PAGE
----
The disc's potential did not go unnoticed. Supershitty wound up on more than its fair share of best-of lists here, even though the disc was available only as an import at the time. Back home, Max was awarded a Swedish Grammy as "Best Hard Rock Album of the Year"--an honor that Kenny shrugs off. "It's kind of a laugh, really," he says. "It seems like each year, they want a joker in the card game. They want someone in a leather jacket being too drunk at the party--that sort of thing. The whole Grammy thing is more for the ABBA crowd than it is for us."
Payin' the Dues, the Hellacopters' White Jazz followup, received equal acclaim. Featuring frenzied punk-and-blues standouts like "Where the Action Is," "Hey!" and "Calapso Nervioso," the album received extensive airplay in Europe as well as on several American college stations, and it made the Top 10 in Sweden--although apparently no one informed Kenny about this development. "I'm probably the wrong person to ask, because I rarely look at the figures involving us," he admits, sounding genuinely bewildered.
Far more exciting for the bassist are the friendships he's struck up with idols like the MC5's Wayne Kramer, Scott Morgan of Sonic's Rendezvous Band, and the Dictators' Ross the Boss, who makes a cameo appearance on Dues. "We were sort of joking about it with him when we toured Europe together," Kenny remembers. "Then, when the Grammy thing got announced, we just decided to fly him over for the record and then invite him to the party. He got to shake hands with all the ABBA people. It was a grand time for all of us."
The band also played a series of stadium dates with KISS, Royale's personal fave. Kenny, however, was not all that impressed. "We didn't really hang out with them or anything," he points out. "We would just meet with them briefly when they'd walk off the stage, and they would throw a towel or something at us from the show and say things like, 'Well, make lots of money, boys'--or they would remind us that it was dangerous to smoke cigarettes and stuff like that. For huge rock stars, they were nice, I guess."
As for the experience of playing before thousands of rabid KISS fans, the bassist concedes, "It was tough. A KISS crowd must be one of the toughest crowds to play, because they are pretty fanatical. They only want to see KISS at a KISS show. But in Stockholm, at least, it went really well. Some of the people were even singing along with some of the songs, and a couple of rows back, you could see people clapping their hands. No bottles were thrown. They seemed to be into it, actually."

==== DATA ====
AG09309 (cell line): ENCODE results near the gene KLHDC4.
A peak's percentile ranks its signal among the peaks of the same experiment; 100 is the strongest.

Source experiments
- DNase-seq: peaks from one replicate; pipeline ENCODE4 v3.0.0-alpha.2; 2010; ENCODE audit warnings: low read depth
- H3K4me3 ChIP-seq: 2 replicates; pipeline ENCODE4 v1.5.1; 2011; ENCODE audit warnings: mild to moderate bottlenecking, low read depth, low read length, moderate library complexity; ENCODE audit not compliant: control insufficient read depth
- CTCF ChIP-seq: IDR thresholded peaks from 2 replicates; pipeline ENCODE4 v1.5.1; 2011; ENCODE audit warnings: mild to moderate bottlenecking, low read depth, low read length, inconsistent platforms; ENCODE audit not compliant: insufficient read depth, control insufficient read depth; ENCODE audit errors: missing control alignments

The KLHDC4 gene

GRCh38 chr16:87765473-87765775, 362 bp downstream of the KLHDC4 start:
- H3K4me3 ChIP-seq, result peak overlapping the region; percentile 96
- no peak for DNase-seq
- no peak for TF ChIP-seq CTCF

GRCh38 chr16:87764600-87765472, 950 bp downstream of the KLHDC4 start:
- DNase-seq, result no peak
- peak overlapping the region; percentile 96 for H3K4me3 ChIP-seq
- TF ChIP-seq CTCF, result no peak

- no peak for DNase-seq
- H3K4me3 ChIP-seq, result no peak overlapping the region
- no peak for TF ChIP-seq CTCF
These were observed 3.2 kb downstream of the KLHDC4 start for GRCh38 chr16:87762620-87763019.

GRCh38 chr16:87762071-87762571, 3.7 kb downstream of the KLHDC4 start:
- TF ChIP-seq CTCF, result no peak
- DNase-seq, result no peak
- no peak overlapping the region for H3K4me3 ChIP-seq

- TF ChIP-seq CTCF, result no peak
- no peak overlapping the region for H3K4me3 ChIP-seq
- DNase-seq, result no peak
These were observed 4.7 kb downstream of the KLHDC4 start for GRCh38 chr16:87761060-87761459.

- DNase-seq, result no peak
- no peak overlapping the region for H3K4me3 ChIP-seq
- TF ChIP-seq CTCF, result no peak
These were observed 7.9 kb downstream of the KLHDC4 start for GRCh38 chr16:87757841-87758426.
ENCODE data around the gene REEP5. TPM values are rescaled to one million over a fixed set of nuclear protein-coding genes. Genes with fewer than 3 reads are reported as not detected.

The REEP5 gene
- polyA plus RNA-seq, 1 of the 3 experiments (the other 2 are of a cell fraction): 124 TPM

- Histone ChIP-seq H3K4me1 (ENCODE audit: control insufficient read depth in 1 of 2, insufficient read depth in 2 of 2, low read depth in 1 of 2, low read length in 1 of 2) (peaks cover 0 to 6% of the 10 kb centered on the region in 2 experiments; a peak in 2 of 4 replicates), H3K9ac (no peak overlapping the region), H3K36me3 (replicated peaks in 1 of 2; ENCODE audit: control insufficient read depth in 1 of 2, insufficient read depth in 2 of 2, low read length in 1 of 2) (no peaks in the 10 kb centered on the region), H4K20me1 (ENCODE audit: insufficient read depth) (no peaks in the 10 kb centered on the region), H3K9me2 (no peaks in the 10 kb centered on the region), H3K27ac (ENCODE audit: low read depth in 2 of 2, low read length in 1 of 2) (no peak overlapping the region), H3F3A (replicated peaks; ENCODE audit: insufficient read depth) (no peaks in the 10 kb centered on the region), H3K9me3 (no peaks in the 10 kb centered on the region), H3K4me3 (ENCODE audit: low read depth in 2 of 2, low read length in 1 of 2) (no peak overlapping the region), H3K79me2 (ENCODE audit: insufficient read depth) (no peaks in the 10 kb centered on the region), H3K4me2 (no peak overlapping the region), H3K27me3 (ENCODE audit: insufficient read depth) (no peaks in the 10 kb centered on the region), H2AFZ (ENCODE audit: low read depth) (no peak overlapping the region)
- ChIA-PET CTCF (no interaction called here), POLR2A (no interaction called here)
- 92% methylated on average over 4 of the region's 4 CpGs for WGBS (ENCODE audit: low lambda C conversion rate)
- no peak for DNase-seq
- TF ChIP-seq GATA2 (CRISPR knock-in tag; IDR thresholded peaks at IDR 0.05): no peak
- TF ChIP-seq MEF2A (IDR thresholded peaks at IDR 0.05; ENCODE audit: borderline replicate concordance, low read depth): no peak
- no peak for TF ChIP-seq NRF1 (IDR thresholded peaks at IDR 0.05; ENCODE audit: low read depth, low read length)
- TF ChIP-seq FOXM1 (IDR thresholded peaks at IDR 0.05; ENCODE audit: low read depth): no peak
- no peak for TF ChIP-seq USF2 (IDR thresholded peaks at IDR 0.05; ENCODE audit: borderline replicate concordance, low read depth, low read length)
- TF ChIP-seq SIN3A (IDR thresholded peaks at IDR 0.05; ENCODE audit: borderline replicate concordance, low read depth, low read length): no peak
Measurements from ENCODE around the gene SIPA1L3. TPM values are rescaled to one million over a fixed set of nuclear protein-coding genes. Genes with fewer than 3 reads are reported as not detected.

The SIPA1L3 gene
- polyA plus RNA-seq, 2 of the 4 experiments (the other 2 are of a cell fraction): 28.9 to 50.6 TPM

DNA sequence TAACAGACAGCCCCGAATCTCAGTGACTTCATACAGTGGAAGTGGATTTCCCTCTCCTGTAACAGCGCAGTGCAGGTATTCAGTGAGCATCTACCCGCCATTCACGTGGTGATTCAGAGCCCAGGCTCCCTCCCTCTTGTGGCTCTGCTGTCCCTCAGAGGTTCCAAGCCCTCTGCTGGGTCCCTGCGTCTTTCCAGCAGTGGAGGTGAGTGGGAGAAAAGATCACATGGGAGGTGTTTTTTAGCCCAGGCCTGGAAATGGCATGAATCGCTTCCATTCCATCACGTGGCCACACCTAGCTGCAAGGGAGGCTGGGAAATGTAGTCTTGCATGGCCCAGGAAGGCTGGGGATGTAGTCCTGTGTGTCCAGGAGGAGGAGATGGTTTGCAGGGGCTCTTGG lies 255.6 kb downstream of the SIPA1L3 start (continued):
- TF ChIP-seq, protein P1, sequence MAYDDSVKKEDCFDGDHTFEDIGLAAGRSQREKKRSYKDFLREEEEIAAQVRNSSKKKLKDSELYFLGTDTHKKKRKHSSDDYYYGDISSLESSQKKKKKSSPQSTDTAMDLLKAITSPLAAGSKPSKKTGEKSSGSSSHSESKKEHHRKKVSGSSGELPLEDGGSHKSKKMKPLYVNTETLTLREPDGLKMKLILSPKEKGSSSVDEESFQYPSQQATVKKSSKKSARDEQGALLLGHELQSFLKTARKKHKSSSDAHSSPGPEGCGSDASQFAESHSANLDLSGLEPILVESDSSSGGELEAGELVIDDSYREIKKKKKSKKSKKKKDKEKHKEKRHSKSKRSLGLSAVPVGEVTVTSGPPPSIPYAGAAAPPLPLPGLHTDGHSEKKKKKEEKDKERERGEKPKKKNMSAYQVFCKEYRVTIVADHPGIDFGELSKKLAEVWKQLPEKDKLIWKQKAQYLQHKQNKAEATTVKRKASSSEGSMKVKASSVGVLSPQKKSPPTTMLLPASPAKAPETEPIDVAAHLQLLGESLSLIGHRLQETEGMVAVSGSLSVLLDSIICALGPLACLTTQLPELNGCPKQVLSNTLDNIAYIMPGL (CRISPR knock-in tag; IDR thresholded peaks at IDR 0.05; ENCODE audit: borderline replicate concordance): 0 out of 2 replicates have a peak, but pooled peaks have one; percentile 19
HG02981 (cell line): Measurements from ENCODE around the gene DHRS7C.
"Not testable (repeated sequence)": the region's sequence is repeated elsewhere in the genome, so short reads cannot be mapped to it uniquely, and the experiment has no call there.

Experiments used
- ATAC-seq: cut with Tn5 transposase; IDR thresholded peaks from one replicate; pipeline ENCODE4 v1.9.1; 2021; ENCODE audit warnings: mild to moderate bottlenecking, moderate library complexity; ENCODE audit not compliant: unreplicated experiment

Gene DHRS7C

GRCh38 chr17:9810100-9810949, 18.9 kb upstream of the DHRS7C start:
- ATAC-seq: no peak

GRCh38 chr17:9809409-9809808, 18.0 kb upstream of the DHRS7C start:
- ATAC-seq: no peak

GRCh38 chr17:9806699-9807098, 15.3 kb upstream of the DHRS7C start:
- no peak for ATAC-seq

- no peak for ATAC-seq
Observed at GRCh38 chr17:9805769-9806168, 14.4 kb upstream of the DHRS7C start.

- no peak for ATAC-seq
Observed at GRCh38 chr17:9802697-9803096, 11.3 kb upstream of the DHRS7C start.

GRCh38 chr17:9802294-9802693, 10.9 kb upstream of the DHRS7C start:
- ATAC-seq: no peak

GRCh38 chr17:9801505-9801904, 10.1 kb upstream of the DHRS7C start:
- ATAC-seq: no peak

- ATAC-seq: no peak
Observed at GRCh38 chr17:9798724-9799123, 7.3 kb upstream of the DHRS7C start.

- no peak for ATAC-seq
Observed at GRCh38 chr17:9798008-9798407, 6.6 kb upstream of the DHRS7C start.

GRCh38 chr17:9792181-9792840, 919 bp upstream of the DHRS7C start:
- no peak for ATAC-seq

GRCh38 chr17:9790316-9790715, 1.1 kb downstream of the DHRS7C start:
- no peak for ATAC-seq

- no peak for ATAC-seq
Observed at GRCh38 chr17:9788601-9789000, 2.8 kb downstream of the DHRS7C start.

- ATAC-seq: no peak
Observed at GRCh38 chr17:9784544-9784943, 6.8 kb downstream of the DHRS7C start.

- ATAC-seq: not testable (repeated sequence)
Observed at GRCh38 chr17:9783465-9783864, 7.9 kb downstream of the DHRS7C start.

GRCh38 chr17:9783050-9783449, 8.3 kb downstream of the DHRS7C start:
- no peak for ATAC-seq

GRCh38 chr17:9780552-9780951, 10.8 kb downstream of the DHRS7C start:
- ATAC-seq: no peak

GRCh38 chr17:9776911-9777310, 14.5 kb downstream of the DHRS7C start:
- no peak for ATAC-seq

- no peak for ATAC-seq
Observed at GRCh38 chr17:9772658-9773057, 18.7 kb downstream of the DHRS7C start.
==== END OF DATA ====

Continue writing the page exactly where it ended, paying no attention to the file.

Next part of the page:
That's not to say that the Hellacopters will be headlining Mile High Stadium in the near future. But time is definitely on their side. Within the last year, nearly every prominent indie label in the U.S. has been vying for a piece of the group, among them Estrus, Lookout! and Man's Ruin, which recently rereleased Supershitty to the Max and a split Hellacopters/Glucifer CD titled, appropriately enough, Respect the Rock America. Along with one original, Respect sports a handful of covers ranging from Lynyrd Skynyrd's "Working for MCA" to Wilson Pickett's "A Man and a Half." Also on hand is a markedly improved version of the Bob Seger warhorse "Strut," which Kenny describes as "sort of a chintzy song--but we really love some of Bob Seger's earlier stuff; it's really amazing shit. So when Nick found this really bad Eighties record by him, we decided we'd give it a shot ourselves. We figured he couldn't pull it off decently, so we couldn't make it any worse. Actually, that's one of the covers we've done that I'm sort of happy with."
Kenny is just as pleased with Grande Rock, the band's bow for Sub Pop Records. Yet another rock-and-roll tour de force, Grande finds the Hellacopters taking their hit-and-run sound into new directions. In addition to the usual guitar tsunamis, the record includes several refined, mid-tempo power ballads that would sound right at home on the Freedom Rock compilation. This description suits Kenny just fine; as he puts it, "That kind of purity in rock is important to maintain, I think. These days people use the term 'rock' to describe all sorts of things, like funk-metal and metal-rap and all these different things they come up with. But real rock is always going to be there, and it's always going to be the foundation for all other music."
If the Hellacopters have anything to say about it, that is.
The Hellacopters, with the Nomads and the Quadrajets. 9 p.m. Friday, May 21, Bluebird Theater, 3317 East Colfax Avenue, $7/$8 day of show, 303-322-2308.